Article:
At the end of the day there is an important consideration of artistic integrity at work here, and at the risk of sounding ethereal it is about being in touch with my creative spirit. If I feel that my vision is truly new or makes the play more open and holistic or relevant to the audience then i must go ahead . But as Brook says, you have to be careful because what you need to understand is not simply what you gain but what you lose by jettisoning some of the writer’s obvious intentions. Maybe losing whatever-it is is worth it, but to be aware that it is lost is the important thing. If my choice comes from an ego trip, or a superficial desire to do something different, or just to get more bums on seats, then the choice will always be thin. Go carefully and treat the work with respect; I guess that’s it.

Adapting and Distilling the Duchess of Malfi

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Condensing Malfi to a tighter text for 8 actors whilst at the same time maintaining what I believe is the thrust and shape of the play has been an interesting challenge. For me one of the most important factors is to maintain the atmosphere and dark philosophical Vision of a critical elitist world which crumbles and sinks into the mire of its own madness and violence, taking almost everyone with it.

It is delicate work . I have already returned some text I had sliced away.

I have done a lot of adaptations over the years, since I worked on Celestina, De Rojas extraordinary play/novel for the Actors Touring Company, and adaptations for Commonweal of Faustus and The Old Law, A Jacobean play by Middleton and Rowley. The latter involved me in writing a version of the play , with my own scenes and speeches, developing the female characters in particular. This incensed some of the national right wing critics who were annoyed I gave the play a definite left wing bias, that was only hinted at in the original, though the adaptation got many fine reviews, as did the production.

What was exciting was that because I wrote in the style of the original play, my own contributions were not discernible except to the few scholars who were familiar with the play. In 2008 the original play was performed in Stratford-on-Avon. Unfortunately despite some strong performances it remained for me a museum piece, and I think they would have been well served to have done an adaptation. My own, whilst overlong, was far more relevant to the world right now and far more likely to engage audiences. In fact when I did my version with students at MIT many years later I cut it drastically. It is an interesting play, essentially a black comedy about euthanasia and the effects of legislation on society.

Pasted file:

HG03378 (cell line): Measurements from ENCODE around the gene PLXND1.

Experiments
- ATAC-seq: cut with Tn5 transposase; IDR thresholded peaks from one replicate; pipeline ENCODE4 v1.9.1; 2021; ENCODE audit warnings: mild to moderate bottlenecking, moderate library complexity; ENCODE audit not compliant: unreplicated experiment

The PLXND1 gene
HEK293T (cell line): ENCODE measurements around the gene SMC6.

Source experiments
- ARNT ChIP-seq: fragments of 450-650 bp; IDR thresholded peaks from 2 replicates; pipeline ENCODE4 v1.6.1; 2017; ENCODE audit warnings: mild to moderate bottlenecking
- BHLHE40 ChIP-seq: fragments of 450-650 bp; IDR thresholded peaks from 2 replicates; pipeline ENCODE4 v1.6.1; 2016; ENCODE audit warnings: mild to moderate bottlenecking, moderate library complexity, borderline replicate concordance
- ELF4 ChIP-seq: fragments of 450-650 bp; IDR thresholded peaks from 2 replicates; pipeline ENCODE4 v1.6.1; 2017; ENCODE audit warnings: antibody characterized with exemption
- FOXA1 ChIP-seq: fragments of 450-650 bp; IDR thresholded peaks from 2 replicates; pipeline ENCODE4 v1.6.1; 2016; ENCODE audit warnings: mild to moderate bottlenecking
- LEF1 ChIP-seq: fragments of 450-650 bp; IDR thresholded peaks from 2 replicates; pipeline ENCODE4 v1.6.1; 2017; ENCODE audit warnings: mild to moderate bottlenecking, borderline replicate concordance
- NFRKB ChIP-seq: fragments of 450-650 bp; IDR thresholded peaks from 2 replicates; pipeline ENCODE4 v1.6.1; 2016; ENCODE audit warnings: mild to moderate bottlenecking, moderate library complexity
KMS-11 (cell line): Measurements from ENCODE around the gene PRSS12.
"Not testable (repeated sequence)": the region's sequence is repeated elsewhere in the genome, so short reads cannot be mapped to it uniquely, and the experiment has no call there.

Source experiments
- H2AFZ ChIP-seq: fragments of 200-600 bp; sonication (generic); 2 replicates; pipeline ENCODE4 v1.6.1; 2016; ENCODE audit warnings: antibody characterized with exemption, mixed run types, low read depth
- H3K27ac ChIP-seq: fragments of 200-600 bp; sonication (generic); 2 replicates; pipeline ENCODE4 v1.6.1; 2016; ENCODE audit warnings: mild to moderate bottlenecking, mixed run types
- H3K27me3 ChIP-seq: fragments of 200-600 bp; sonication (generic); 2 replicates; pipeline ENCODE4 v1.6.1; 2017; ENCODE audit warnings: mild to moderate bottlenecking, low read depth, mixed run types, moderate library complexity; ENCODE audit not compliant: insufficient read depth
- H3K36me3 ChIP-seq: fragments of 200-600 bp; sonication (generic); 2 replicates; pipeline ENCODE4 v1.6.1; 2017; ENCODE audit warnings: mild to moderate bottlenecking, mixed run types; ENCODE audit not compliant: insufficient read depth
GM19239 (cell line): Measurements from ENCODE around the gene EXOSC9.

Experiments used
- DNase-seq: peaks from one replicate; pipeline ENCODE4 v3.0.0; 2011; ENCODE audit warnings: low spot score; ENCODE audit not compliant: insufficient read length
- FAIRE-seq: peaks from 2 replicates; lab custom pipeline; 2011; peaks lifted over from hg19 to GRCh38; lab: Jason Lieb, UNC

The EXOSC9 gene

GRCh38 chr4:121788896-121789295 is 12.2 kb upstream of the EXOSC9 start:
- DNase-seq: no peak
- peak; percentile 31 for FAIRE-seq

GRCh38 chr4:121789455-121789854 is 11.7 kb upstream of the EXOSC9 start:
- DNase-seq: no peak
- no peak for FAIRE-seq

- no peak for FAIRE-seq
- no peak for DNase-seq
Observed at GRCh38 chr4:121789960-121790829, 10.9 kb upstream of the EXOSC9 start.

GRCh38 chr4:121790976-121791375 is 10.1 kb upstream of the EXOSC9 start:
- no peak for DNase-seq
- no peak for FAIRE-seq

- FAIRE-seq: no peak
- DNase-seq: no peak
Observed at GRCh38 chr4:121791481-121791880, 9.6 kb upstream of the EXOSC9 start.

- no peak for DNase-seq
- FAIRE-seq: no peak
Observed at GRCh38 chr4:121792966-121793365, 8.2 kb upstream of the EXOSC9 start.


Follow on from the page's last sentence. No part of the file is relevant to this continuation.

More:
Michael Chekhov, when discussing Shakespeare, thought a director and cast should feel free to shape and edit his plays, and at one time I would have thought this an anathema. But as I have come to understand Chekhov’s rules about composition ,( which are shared by other techniques too) and understood that the plays were frequently co-authored, which made for repetition and occasional lack of clarity, along with the fact that there are often pieces which are incomprehensible to a modern audience, I have become much more free about the subject. Also, the obvious practical issues about performing these large plays with a more modest cast  inevitably make editing essential. Chekhov’s idea of form and his suggestion to treat the play almost as if it was a music score is an exciting consideration, and can hone not only the direction but also the whole creative team contribution.